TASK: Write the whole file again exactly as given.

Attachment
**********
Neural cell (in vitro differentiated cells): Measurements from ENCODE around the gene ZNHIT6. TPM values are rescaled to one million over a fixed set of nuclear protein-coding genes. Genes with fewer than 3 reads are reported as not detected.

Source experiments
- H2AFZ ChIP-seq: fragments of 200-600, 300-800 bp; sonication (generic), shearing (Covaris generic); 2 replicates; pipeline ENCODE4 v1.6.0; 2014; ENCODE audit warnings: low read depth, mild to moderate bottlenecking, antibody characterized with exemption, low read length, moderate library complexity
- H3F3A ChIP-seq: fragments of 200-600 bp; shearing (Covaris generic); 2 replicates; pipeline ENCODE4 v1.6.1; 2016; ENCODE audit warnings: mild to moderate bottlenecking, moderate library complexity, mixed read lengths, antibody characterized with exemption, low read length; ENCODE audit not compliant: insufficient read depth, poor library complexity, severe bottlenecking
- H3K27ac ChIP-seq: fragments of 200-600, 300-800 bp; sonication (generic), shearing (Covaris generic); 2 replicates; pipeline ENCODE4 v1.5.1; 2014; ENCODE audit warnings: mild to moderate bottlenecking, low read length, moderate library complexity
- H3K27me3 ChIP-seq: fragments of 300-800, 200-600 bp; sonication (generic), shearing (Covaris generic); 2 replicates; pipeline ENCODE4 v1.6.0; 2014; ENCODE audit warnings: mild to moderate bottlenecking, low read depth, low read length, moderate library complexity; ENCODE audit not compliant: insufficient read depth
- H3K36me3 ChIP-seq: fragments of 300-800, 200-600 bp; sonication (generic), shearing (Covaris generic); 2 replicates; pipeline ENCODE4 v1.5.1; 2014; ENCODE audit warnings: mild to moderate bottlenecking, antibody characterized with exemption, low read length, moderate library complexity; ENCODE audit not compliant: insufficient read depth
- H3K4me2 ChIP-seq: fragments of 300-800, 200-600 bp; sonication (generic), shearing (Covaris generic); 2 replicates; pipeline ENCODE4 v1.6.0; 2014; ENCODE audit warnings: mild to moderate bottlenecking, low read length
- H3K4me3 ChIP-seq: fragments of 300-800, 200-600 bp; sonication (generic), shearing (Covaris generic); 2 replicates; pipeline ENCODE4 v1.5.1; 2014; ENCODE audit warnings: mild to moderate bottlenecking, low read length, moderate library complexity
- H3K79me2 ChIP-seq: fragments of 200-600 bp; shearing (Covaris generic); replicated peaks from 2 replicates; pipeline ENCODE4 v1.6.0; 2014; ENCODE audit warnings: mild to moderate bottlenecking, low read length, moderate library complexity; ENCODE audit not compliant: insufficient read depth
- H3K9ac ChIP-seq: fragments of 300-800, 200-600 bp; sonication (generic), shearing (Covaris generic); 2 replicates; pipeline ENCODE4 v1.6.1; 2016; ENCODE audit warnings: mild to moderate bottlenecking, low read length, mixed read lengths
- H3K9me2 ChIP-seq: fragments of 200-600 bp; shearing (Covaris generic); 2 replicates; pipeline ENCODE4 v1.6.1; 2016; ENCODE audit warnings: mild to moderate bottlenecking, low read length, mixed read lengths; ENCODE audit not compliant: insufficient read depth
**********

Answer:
Neural cell (in vitro differentiated cells): Measurements from ENCODE around the gene ZNHIT6. TPM values are rescaled to one million over a fixed set of nuclear protein-coding genes. Genes with fewer than 3 reads are reported as not detected.

Source experiments
- H2AFZ ChIP-seq: fragments of 200-600, 300-800 bp; sonication (generic), shearing (Covaris generic); 2 replicates; pipeline ENCODE4 v1.6.0; 2014; ENCODE audit warnings: low read depth, mild to moderate bottlenecking, antibody characterized with exemption, low read length, moderate library complexity
- H3F3A ChIP-seq: fragments of 200-600 bp; shearing (Covaris generic); 2 replicates; pipeline ENCODE4 v1.6.1; 2016; ENCODE audit warnings: mild to moderate bottlenecking, moderate library complexity, mixed read lengths, antibody characterized with exemption, low read length; ENCODE audit not compliant: insufficient read depth, poor library complexity, severe bottlenecking
- H3K27ac ChIP-seq: fragments of 200-600, 300-800 bp; sonication (generic), shearing (Covaris generic); 2 replicates; pipeline ENCODE4 v1.5.1; 2014; ENCODE audit warnings: mild to moderate bottlenecking, low read length, moderate library complexity
- H3K27me3 ChIP-seq: fragments of 300-800, 200-600 bp; sonication (generic), shearing (Covaris generic); 2 replicates; pipeline ENCODE4 v1.6.0; 2014; ENCODE audit warnings: mild to moderate bottlenecking, low read depth, low read length, moderate library complexity; ENCODE audit not compliant: insufficient read depth
- H3K36me3 ChIP-seq: fragments of 300-800, 200-600 bp; sonication (generic), shearing (Covaris generic); 2 replicates; pipeline ENCODE4 v1.5.1; 2014; ENCODE audit warnings: mild to moderate bottlenecking, antibody characterized with exemption, low read length, moderate library complexity; ENCODE audit not compliant: insufficient read depth
- H3K4me2 ChIP-seq: fragments of 300-800, 200-600 bp; sonication (generic), shearing (Covaris generic); 2 replicates; pipeline ENCODE4 v1.6.0; 2014; ENCODE audit warnings: mild to moderate bottlenecking, low read length
- H3K4me3 ChIP-seq: fragments of 300-800, 200-600 bp; sonication (generic), shearing (Covaris generic); 2 replicates; pipeline ENCODE4 v1.5.1; 2014; ENCODE audit warnings: mild to moderate bottlenecking, low read length, moderate library complexity
- H3K79me2 ChIP-seq: fragments of 200-600 bp; shearing (Covaris generic); replicated peaks from 2 replicates; pipeline ENCODE4 v1.6.0; 2014; ENCODE audit warnings: mild to moderate bottlenecking, low read length, moderate library complexity; ENCODE audit not compliant: insufficient read depth
- H3K9ac ChIP-seq: fragments of 300-800, 200-600 bp; sonication (generic), shearing (Covaris generic); 2 replicates; pipeline ENCODE4 v1.6.1; 2016; ENCODE audit warnings: mild to moderate bottlenecking, low read length, mixed read lengths
- H3K9me2 ChIP-seq: fragments of 200-600 bp; shearing (Covaris generic); 2 replicates; pipeline ENCODE4 v1.6.1; 2016; ENCODE audit warnings: mild to moderate bottlenecking, low read length, mixed read lengths; ENCODE audit not compliant: insufficient read depth